The Qinling Mountains are a major mountain range located mainly in the Eastern province of Shaanxi, in China. The mountains provide a natural boundary between the North and South of the country, and support a huge variety of plant and wildlife, some of which is found nowhere else on Earth.
The Northern side of the range is prone to cold weather, while the physical barrier of the mountains mean that the land to the South enjoys a sub-tropical climate, with the rich, fertile landscape supporting a wealth of wildlife and vegetation. The mountains also acted as a natural defense against nomadic invasions from the North, as only four passes cross the mountains. In the late 1990s a railway tunnel was completed, thereby easing travel across the range. The highest mountain in the range is Mount Taibai, (3,767 meters), which is around 100 kilometers west of the ancient Chinese capital of Xi'an.
Ideal Home for Flora and Fauna
The region is home to a large number of rare plants, of which around 3,000 have so far been documented. Plant and tree species native to the region include Ginkgo, thought to be one of the oldest species of tree in the world, as well as Huashan or Armand Pine, Acer miaotaiense and Chinese Fir. Timber harvesting reached a peak in the 18th century in the Qinling Mountains.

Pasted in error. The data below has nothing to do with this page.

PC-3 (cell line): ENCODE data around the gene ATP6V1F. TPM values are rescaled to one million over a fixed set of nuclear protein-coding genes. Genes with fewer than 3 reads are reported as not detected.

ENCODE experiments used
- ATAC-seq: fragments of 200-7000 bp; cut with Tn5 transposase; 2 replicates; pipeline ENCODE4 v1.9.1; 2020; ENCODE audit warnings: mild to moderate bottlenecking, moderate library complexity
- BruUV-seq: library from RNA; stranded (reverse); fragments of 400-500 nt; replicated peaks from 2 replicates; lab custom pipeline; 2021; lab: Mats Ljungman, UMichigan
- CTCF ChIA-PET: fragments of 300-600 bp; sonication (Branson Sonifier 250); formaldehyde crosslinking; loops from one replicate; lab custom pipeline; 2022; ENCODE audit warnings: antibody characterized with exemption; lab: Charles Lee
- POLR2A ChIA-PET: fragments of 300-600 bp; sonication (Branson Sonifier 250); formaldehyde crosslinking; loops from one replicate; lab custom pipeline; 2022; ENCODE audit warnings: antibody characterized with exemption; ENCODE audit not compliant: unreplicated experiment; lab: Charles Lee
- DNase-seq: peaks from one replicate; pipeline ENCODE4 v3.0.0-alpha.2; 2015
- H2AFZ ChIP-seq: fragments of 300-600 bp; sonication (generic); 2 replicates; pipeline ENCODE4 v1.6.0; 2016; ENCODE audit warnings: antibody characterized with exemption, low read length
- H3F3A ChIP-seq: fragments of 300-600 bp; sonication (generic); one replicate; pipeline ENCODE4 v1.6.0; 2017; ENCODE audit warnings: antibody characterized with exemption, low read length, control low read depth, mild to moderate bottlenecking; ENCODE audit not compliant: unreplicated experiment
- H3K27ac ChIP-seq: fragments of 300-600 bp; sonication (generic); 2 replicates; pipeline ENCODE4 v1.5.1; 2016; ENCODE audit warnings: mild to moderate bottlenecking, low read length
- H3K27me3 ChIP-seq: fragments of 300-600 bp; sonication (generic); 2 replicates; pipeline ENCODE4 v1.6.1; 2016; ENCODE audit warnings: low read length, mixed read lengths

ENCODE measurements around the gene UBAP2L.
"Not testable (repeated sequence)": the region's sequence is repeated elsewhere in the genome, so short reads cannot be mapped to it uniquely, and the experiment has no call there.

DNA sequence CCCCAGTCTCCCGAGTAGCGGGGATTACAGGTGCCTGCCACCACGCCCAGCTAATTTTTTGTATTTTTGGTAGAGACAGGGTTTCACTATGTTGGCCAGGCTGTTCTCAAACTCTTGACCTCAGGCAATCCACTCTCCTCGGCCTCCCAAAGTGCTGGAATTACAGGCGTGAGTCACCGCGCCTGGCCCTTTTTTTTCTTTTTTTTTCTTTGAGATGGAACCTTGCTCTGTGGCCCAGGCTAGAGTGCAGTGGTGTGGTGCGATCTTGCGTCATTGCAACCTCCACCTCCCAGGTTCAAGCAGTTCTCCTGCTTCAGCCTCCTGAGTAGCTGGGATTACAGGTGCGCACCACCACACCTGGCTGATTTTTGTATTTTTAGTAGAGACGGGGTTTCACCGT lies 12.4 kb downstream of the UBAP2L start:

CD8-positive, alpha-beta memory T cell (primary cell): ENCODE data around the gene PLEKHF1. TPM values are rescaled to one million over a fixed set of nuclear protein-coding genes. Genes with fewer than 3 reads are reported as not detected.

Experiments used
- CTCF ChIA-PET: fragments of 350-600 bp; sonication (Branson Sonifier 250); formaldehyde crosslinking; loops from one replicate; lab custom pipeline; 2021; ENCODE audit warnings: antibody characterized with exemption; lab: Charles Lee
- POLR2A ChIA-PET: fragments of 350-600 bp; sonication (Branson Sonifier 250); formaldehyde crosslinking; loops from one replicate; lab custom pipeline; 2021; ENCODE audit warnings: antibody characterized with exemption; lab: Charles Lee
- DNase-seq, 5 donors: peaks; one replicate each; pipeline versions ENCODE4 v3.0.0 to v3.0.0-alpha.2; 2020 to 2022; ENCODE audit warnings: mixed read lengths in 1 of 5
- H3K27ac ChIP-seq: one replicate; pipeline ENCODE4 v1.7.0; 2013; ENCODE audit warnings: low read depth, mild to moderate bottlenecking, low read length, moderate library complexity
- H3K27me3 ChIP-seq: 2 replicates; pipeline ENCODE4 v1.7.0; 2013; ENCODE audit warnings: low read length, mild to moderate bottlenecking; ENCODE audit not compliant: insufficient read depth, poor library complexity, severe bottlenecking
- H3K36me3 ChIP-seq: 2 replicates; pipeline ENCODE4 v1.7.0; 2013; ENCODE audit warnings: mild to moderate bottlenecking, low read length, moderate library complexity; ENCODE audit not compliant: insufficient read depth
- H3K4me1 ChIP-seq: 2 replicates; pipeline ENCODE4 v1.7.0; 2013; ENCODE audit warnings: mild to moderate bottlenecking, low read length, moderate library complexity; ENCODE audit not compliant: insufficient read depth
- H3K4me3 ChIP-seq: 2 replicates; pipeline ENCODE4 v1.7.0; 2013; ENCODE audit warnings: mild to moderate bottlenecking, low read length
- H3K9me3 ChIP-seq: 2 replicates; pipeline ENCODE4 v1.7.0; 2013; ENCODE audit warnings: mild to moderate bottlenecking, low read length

They are home to the Qinling Pandas, a sub-species of the Giant Panda, which are protected in the region with the help of the Changqing and Foping nature reserves. Around 200 pandas live in the region, estimated at around a fifth of the entire wild panda population. The mountains are also home to the Golden Takin (a species of Ox), Golden Snub-nosed Monkey, Temminck's Tragopan, Crested Ibis, Golden Eagle, and Clouded Leopard.